What Is the Autonomic Nervous System?

Human nerve cells
Ian Cuming / Getty Images

The autonomic nervous system regulates a variety of body process that take place without conscious effort. The autonomic system is the part of the peripheral nervous system that is responsible, as the name implies, for regulating involuntary body functions such as heartbeat, blood flow, breathing, and digestion.

The Structure of the Autonomic Nervous System

This system is further divided into three branches: the sympathetic system, the parasympathetic system, and the enteric nervous system.

  • The sympathetic division of the autonomic nervous system regulates the flight-or-fight responses. This division also performs such tasks as relaxing the bladder, speeding up heart rate, and dilating eye pupils.
  • The parasympathetic division of the autonomic nervous system helps maintain normal body functions and conserves physical resources. This division also performs such tasks as controlling the bladder, slowing down heart rate, and constricting eye pupils.
  • The autonomic nervous system is also made up of a third component known as the enteric nervous system which is confined to the gastrointestinal tract.

The autonomic nervous system operates by receiving information from the environment and from other parts of the body. The sympathetic and parasympathetic systems tend to have opposing actions in which one system will stimulate a response where the other will inhibit it.

Traditionally, stimulation has been thought to take place through the sympathetic system while inhibition was thought to occur via the parasympathetic system. However many exceptions to this have been found. Today the sympathetic system is viewed as a quickly responding system that mobilizes the body for action where the parasympathetic system is believed to act much more slowly to dampen responses.

For example, the sympathetic nervous system will act to raise blood pressure while the parasympathetic nervous system will act to lower it. The two systems work in conjunction to manage the body’s responses depending upon the situation and need. If, for example, you are facing a threat and need to flee, the sympathetic system will quickly mobilize your body to take action. Once the threat has passed, the parasympathetic system will then start to dampen these responses, slowly returning your body to its normal, resting state.

What Does the Autonomic Nervous System Do?

The autonomic system controls a variety of internal processes including:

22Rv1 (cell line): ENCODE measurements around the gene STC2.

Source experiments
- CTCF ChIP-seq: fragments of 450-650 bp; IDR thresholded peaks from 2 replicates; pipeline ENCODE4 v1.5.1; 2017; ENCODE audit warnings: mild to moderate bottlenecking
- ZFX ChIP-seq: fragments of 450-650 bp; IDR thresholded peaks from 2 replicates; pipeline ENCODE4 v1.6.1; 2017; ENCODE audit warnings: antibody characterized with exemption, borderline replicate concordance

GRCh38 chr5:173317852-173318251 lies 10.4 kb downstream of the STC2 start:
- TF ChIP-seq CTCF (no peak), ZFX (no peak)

• Digestion
  • Blood pressure
  • Heart rate
  • Urination and defecation
  • Pupillary response
  • Respiratory rate
  • Sexual response
  • Body temperature
  • Metabolism
  • Electrolyte balance
  • Production of body fluids including sweat and saliva
  • Emotional responses

The autonomic nerve pathways connect different organs to the brain stem or spinal cord. There are also two key neurotransmitters, or chemical messengers, that are important for communication within the autonomic nervous system. Acetylcholine is often used in the parasympathetic system to have an inhibiting effect while norepinephrine often works within the sympathetic system to have a stimulating effect on the body.

Problems With the Autonomic Nervous System

A number of disorders and other causes can lead to disruption in the autonomic nervous system. A few of these include Parkinson's disease, peripheral neuropathy, aging, spinal cord disorders, and drug use.

Symptoms of a autonomic disorder can include dizziness or light-headedness upon standing, erectile dysfunction, lack of sweat, urinary incontinence or difficulty emptying the bladder, and lack of pupillary response.

Diagnosis of an autonomic disorder requires a doctor's evaluation which may include a physical examination, recording blood pressure when the patient is both lying down and standing, testing of the sweat response, and an electrocardiogram. If you suspect that you might have some type of autonomic disorder, consult your physician for further information and testing.

A Word From Verywell

The autonomic nervous system plays an important role in the human body, controlling many of the body's automatic processes. This system also helps prepare the body to cope with stress and threats, as well as returning the body to a resting state afterwards. Learning more about this part of the nervous system can give you a better understanding of the processes that underlie many human behaviors and responses.

Was this page helpful?
Article Sources
  • Hotta, H, & Uchida, S. Aging of the autonomic nervous system and possible improvement in autonomic activity using somatic afferent stimulation. Geriatr Gerontol Int. 2010;Suppl 1:S127-36. doi: 10.1111/j.1447-0594.2010.00592.x.
  • Jänig W. Autonomic Nervous System. In: Schmidt R.F., Thews G. (eds) Human Physiology. Springer, Berlin, Heidelberg; 1989. doi:10.1007/978-3-642-73831-9_16.
  • Kreibig, SD. Autonomic nervous system activity in emotion: A review. Biological Psychology. 2010;84(3);394-421. doi:10.1016/j.biopsycho.2010.03.010.
  • Straub, RO. Health Psychology: A Biopsychosocial Approach. New York: Macmillian, 2016.